The next day, twice as many people risked arrest, with 76 people sitting in when the Keystone XL pipeline was rejected by U.S. President Barack Obama. The decision threw into stark relief Trudeau’s climate challenge, which was explained as “a common [climate] bottom line that could confound the Liberals’ best intentions: Alberta’s oilsands cannot expand from their current output, and that means no new pipelines.”

That afternoon, newly minted Foreign Affairs Minister Stéphane Dion faced questions on the Keystone pipeline and the Climate Welcome action. He told reporters he “disagrees with those environmentalists who oppose any expansion of oil sands” and instead wants “sustainable development,” something that we know would require leaving at least 85 per cent of tar sands in the ground.

In that same interview, Dion also raised serious questions about the Liberal’s strong language on respecting communities and rebuilding Canada’s environmental review processes. Asked about Energy East, he expressed his support for the pipeline, a comment reminiscent of those that Justin Trudeau chastized Stephen Harper for calling him a “cheerleader rather than a referee” when it came to pipeline projects.

Later that weekend, as the sit-ins continued to occupy the entrance to the prime minister’s residence, the new minister of climate change, Catherine McKenna, headed to Paris for a meeting to prepare for this month’s climate talks. By the time she arrived, it seemed like the shine had worn off the new Liberal government when it comes to climate change:

“The new Canadian government may be more eager than its predecessor to influence the outcome of pivotal climate talks later this month, but the timing isn’t working in its favour…for critics, the Canadian government will also arrive saddled with the modest emissions targets set by its predecessor.”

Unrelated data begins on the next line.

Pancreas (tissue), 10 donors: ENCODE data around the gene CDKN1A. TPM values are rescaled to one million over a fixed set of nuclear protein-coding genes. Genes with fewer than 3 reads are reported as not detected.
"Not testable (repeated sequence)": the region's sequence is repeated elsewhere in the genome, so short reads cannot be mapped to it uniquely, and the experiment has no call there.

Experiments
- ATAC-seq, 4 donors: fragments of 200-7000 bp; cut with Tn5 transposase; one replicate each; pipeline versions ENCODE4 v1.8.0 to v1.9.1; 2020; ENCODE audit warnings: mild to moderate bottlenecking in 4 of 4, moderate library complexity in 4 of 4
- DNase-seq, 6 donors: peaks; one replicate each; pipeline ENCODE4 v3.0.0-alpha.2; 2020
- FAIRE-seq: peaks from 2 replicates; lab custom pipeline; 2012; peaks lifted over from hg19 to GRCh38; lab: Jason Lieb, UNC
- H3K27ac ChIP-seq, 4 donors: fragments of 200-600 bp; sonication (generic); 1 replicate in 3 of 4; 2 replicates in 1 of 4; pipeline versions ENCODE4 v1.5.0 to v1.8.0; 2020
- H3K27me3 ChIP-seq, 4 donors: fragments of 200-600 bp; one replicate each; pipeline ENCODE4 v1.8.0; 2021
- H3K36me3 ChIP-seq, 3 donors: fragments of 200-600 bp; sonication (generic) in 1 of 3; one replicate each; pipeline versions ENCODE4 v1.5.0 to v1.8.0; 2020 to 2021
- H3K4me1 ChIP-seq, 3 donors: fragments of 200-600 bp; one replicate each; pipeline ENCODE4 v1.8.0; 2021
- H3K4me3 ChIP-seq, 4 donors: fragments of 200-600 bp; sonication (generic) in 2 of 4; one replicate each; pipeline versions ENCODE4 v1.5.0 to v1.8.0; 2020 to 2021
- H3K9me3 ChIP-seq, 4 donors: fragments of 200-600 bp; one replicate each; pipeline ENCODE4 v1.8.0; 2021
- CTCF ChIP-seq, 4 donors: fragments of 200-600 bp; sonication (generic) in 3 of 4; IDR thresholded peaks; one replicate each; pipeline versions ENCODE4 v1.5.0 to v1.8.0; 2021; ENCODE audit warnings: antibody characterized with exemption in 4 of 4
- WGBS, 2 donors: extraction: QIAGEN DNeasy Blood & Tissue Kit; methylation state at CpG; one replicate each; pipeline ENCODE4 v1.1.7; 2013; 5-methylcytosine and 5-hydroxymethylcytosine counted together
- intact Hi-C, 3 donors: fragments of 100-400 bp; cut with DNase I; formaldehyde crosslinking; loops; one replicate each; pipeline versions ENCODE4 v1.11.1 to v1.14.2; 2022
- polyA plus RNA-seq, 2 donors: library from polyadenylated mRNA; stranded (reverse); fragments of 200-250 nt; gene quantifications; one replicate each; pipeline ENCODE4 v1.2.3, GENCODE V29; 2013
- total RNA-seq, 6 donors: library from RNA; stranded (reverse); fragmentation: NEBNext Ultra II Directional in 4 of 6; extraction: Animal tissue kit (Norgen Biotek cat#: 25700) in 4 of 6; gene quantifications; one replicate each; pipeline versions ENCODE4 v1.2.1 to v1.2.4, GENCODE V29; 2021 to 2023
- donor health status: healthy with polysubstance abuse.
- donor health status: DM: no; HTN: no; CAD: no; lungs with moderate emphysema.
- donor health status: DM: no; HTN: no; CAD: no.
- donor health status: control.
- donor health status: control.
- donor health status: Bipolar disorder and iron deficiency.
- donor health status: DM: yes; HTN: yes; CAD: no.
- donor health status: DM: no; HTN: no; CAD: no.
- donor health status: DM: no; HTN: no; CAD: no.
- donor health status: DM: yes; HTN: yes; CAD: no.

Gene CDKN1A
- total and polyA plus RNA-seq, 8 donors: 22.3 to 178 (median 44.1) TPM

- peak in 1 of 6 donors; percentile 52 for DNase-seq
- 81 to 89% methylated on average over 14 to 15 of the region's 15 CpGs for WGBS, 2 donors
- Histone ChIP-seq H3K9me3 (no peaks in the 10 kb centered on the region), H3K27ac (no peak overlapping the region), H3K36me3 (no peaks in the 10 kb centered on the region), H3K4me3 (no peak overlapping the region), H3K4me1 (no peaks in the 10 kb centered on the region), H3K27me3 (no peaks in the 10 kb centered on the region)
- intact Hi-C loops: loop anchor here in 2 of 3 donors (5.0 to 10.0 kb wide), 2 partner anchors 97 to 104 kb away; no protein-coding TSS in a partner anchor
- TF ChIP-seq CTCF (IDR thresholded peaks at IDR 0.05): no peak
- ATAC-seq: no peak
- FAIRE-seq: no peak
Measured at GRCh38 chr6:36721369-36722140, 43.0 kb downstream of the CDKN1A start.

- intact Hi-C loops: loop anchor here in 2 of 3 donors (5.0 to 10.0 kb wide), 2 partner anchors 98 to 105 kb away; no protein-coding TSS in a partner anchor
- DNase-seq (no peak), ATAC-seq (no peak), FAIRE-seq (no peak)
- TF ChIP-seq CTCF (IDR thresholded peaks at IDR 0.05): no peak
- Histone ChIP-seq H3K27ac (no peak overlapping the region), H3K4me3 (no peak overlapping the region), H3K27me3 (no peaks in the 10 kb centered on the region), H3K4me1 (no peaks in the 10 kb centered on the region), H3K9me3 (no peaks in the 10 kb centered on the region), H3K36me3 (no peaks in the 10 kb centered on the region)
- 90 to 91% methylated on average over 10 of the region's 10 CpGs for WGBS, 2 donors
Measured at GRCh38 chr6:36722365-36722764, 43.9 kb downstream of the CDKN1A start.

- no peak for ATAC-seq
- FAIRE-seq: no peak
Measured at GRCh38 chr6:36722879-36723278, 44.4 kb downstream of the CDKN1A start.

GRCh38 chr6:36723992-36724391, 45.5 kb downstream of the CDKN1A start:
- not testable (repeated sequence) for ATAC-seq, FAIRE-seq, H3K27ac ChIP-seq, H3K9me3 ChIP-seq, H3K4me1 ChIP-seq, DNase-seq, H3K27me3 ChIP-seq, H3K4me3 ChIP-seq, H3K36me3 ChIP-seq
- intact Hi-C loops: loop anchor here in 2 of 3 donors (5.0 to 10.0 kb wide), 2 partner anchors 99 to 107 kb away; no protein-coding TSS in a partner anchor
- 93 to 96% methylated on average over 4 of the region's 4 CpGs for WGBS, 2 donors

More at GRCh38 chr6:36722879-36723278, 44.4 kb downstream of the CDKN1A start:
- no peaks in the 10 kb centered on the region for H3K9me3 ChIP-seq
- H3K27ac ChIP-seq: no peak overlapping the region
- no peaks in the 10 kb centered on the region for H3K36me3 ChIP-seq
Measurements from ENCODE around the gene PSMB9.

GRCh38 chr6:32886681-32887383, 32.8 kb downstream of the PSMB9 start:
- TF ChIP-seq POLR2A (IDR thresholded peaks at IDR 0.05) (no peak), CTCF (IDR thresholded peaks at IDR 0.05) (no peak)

Sunny ways?

The sit-ins wrapped up on a sunny, crisp day when an assistant to the prime minister came down for the third time. He declined to accept the gift that had been brought that day — a set of five solar panels — but made it clear that the message had been heard.

If there was any doubt, the next day Minister McKenna, when pressed on the issue of how Canada is showing up in Paris, stated that Canada’s existing climate targets “will be the floor” from which to build up. Now, they’ve also committed to hold a special meeting with Canada’s premiers ahead of the UN talks, where they’ll try to address Canada’s lack of targets, which they originally had said they would do 90 days after the global summit. As of right now, the government appears set to still show up with Stephen Harper’s targets, but now the world knows, and Canada will have to be better to live up to its promises.

Obviously, this is a small win to change the conversation — but it’s also a clear acceptance of what we’ve been saying, that this government will be judged for its deeds, not its words. That in itself is a big shift, and less than a week into Justin Trudeau’s mandate, it’s an important one.

Doing better is a first step, but doing the right thing is going to mean that sooner or later Justin Trudeau is going to have to pick a side: people or polluters. That decision, when it comes, is what will determine his climate legacy.